Climate Finance | April 18, 2024

A ‘dual debt-climate challenge’ for the world’s poorest nations

Andrea Riquier
ImpactAlpha Editor

Andrea Riquier

The Atlantic hurricane season looms large this year, following 2023’s record number of billion-dollar disasters in over four decades of data collection.

For the world’s poorest nations, which are also among the vulnerable to the effects of climate change, the months from June to November can be particularly cruel. And as a new analysis points out, many are also among the most reliant on sovereign debt issuances to fund basic operations, making it that much harder to borrow for resilience efforts. 

A white paper titled The link between physical climate risk and sovereign default,” from the Sustainable Finance Research and Content group at Intercontinental Exchange Inc., or ICE,  introduces a new analytical model, called Physical Risk Scores showing  a link between climate risk and sovereign default.

“Our goal is to inform market participants and stakeholders about the implications of climate risk for international debt markets, with a particular focus on the challenges facing the world’s most climate-vulnerable countries,” the authors write.

In 2017, for example, Barbados was spending 55% of its annual GDP servicing debt held by foreign investors, leaving less than 5% for health care and environmental programs. The International Monetary Fund helped the country slash its debt burden, but the negative impacts of the COVID lockdowns on an economy dependent on tourism and 2021’s Hurricane Elsa have taken big bites out of the budget. 

Many poor countries face similar challenges. Sovereign debt may be the only option for fiscal planning, infrastructure funding, and disaster response, at the expense of other parts of the economy. United Nations data shows that at least 45 countries are currently spending more on interest payments to creditors than they are on healthcare, the authors write, and at least 19 countries spend more on interest than on education. 

Scoring risk

ICE’s Physical Risk Score uses what it calls “state of the art global climate models of chronic climate-related stress out to 2080” to show that countries with high ICE Physical Risk Scores have higher default probabilities than countries with low scores.

“Holding all else constant, a country with an ICE Physical Risk Score of 5 is associated with a 18.5% higher probability of default on average than a country with an ICE Physical Risk Score of 0,” the report says. “Said another way, after accounting for economic indicators, sovereign default probability increases by 3.7% on average for each one unit increase in the ICE Physical Risk Score.”

Among the countries that qualify for the IMF’s Debt Sustainability Analysis for Poverty Reduction and Growth Trust, more than 60 are either in debt distress, or at moderate or high risk of debt distress as of August 31, 2023. Over 60% of these countries have historic ICE Physical Risk Scores greater than 2, according to the report. By 2050, under a very high emissions scenario (SSP5-8.5), this percentage is projected to increase to over 80%.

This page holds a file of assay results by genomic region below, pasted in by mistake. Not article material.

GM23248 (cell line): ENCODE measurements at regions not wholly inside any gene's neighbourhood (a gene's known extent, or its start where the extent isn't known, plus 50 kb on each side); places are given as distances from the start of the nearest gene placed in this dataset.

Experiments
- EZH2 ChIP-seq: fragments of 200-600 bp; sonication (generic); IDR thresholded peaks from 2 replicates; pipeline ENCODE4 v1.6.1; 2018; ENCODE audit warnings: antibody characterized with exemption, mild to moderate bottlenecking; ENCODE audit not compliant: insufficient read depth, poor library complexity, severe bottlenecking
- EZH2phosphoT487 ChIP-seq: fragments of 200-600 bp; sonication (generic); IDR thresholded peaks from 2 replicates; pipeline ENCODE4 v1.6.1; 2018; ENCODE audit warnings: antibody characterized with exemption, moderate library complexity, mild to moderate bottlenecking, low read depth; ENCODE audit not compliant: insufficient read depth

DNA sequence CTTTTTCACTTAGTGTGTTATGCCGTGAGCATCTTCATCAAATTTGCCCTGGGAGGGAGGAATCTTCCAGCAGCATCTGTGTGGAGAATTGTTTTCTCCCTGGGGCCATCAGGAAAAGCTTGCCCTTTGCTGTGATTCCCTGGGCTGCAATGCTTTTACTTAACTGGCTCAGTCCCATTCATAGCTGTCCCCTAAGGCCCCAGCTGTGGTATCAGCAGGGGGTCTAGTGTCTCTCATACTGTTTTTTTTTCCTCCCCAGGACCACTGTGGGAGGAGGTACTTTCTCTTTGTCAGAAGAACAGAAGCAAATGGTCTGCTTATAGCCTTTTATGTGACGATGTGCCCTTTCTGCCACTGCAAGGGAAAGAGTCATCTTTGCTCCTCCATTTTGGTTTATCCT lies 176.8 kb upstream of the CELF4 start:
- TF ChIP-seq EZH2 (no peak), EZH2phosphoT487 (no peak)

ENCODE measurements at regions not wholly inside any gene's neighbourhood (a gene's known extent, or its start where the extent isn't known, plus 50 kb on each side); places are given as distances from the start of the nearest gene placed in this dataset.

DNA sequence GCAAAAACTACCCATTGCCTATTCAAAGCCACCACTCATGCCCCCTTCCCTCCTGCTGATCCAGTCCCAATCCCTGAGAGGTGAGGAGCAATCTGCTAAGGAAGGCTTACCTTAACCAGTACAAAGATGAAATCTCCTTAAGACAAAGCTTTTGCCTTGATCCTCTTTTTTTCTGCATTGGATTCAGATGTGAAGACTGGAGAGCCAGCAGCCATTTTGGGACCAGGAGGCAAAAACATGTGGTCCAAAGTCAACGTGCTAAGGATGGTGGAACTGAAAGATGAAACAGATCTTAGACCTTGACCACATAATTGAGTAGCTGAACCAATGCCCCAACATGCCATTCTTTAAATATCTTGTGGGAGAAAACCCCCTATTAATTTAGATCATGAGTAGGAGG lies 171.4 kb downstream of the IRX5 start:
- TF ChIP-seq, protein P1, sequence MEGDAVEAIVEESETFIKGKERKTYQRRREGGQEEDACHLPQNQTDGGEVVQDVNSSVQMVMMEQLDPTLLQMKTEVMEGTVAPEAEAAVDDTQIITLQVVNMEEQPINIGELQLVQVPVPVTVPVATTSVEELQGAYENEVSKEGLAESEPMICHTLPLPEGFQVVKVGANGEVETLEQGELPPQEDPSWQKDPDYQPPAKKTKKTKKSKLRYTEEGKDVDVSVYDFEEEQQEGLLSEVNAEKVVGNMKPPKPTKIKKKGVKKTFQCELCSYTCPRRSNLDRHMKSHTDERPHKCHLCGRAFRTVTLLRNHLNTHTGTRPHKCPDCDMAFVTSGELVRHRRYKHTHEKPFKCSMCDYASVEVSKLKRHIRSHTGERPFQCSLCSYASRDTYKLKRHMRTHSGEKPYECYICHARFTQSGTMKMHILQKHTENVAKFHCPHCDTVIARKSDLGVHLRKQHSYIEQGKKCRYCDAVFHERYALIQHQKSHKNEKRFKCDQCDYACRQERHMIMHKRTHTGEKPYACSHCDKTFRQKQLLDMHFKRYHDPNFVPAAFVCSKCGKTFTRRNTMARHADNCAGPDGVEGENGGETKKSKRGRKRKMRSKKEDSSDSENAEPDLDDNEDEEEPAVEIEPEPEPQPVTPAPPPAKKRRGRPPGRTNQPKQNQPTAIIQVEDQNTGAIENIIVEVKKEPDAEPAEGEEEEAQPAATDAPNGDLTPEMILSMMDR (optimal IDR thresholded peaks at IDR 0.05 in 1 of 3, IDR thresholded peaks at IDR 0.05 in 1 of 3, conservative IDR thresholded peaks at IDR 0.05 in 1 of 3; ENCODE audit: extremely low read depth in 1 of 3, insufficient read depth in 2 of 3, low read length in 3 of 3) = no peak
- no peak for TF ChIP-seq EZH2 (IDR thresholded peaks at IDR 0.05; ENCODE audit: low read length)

Because many of the same countries are also exposed to significant physical climate risk, they face what the authors call “a dual debt-climate challenge.” Infrastructure resilience efforts require sizable investments, but entities that have the resources to make their economies more resilient may enjoy lower borrowing costs as a result, while lower-income areas may not be able to afford to finance mitigation, adaptation, and recovery. And as the tenuous experience of Barbados shows, severe weather events are a constant fear, claiming not only property and lives, but also higher borrowing costs. 

Roles for investors

Investor stakeholders may play an important role by supporting efforts to bring greater transparency to international credit ratings agencies, the authors write. The United Nations Department of Economic and Social Affairs has issued proposals that could better align ratings agency practices with the special needs of developing countries. Efforts to start a new African Union-based ratings agency may also be helpful.

Investors may also consider supporting the so-called Bridgetown Agenda. Spearheaded by Barbados Prime Minister Mia Mottley, the proposal aims to reform the global financial institutions like the World Bank and the International Monetary Fund. As ImpactAlpha has  previously reported, the agenda also “calls for a $1 trillion boost in multilateral lending for climate-resilient development, longer term concessional financing, and measures to increase liquidity for indebted countries recovering from the pandemic or natural disasters.” In a similar vein, climate reparations, like those originally agreed to at COP27 in 2022, may help deliver some measure of environmental justice.

Finally, simply being a buyer of the debt that these countries issue can help, both by providing needed capital, and by potentially helping drive down the cost of borrowing. It’s a tactic that many environmental-justice activists are using in the US with municipal bonds, as ImpactAlpha has reported

Amy Cortese contributed reporting.